One song on “Computer World,” called “Home Computer,” has a distinctive, ascending arpeggio that feels a bit like bubbles rising quickly through mercury. That arpeggio shows up in LCD Soundsystem’s single “Disco Infiltrator,” from 2005. It’s also referenced in Missy Elliott’s “Lose Control,” from the same year. A few days ago, I was walking through SoHo and passed the Uniqlo store, with its painfully fluorescent lighting, which illuminates only slightly less fluorescent clothing. Nicki Minaj’s hit “Starships,” a savvy combination of dubstep and traditional house, was bleeding onto the street. When I listened closely, I realized that this version was actually a mashup with one of the many songs that has used “Home Computer” ’s arpeggio.
A sample of a sample of Kraftwerk? Sample train detected! Unfortunately, Frere-Jones kept repeating the piece’s banal subheading, “How did a pop band end up in a museum?” Um, how did a pop band not end up in a museum? Have you seen pop bands? Or museums?
In fact, Whosampled, above, doesn’t know who Nicki sampled. Could it be Norwegian beatmaking duo Tor Hermansen and Mikkel Eriksen, aka Stargate, the subjects of John Seabrook’s article, along with “‘top line’ writer Esther Dean”. They write songs for the likes of Rihanna and Nicki Minaj, Beyonce, Kelly Clarkson. Plus Ester Dean can do this:
Dean has a genius for infectious hooks. Somehow she is able to absorb the beat and the sound of a track, and to come out with its melodic essence. The words are more like vocalized beats than like lyrics, and they don’t communicate meaning so much as feeling and attitude—they nudge you closer to the ecstasy promised by the beat and the “rise,” or the “lift,” when the track builds to a climax. Among Dean’s best hooks are her three Rihanna smashes—“Rude Boy” (“Come on, rude boy, boy, can you get it up / Come on, rude boy, boy, is you big enough?”), “S&M” (“Na-na-na-na COME ON”), and “What’s My Name” (“Oh, na-na, what’s my name?”), all with backing tracks by Stargate—and her work on two Nicki Minaj smashes, “Super Bass” (“Boom, badoom, boom / boom, badoom, boom / bass / yeah, that’s that super bass”) and David Guetta’s “Turn Me On” (“Make me come alive, come on and turn me on”). […]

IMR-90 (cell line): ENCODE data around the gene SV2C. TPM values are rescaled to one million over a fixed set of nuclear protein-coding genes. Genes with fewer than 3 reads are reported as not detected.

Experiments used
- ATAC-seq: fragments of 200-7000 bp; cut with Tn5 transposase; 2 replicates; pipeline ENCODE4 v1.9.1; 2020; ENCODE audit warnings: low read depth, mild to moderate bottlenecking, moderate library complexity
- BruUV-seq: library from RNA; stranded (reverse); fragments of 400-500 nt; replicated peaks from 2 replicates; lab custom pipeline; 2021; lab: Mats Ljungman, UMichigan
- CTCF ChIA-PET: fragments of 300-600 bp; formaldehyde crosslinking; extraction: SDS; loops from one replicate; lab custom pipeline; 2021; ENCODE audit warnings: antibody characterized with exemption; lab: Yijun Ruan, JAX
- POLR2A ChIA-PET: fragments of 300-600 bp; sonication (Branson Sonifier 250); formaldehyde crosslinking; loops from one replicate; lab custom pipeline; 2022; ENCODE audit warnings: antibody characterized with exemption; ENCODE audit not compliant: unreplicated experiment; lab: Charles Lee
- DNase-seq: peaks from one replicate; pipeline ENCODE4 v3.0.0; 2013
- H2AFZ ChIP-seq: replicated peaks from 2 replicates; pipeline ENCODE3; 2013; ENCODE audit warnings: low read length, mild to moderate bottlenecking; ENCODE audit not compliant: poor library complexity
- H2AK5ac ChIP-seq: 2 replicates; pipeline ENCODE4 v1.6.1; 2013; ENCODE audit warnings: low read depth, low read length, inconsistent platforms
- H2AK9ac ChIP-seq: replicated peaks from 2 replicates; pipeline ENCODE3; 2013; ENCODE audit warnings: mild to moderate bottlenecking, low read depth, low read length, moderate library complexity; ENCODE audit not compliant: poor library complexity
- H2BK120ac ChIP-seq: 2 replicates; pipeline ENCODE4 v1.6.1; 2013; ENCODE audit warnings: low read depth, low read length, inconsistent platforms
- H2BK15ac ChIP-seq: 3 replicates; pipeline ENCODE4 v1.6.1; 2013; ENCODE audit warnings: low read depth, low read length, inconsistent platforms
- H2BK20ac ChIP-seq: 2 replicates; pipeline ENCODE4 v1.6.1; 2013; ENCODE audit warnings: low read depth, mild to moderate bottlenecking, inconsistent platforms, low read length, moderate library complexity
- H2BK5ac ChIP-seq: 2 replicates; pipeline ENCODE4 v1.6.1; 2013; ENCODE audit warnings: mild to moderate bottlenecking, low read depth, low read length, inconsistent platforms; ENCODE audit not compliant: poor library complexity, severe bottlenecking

“I go into the booth and I scream and I sing and I yell, and sometimes it’s words but most time it’s not,” she told me. “And I just see when I get this little chill, here”—she touched her upper arm, just below the shoulder—“and then I’m, like, ‘Yeah, that’s the hook.’ ” If she doesn’t feel that chill after five minutes, she moves on to the next track, and tries again.
Hey guys, remember back in England when Charles Dickens used to publish his novels chapter-by-chapter in a London newspaper? Well, he got paid for it, so that obviously isn’t happening.
But I am taking a page from the history of books and trying this serial novel thing for myself, online. Yes, that’s right–I’m publishing a new novel a page at a time here on WordPress. It’s called Sorry For Partying, and you can read it right here. It’s a novel I worked on all year. I finally completed a draft in April, and now I’m re-writing it, posting my progress online–so don’t worry, I’m not asking you to read a first draft. Anyway, I hope you’ll check it out, enjoy, and let me know what you think.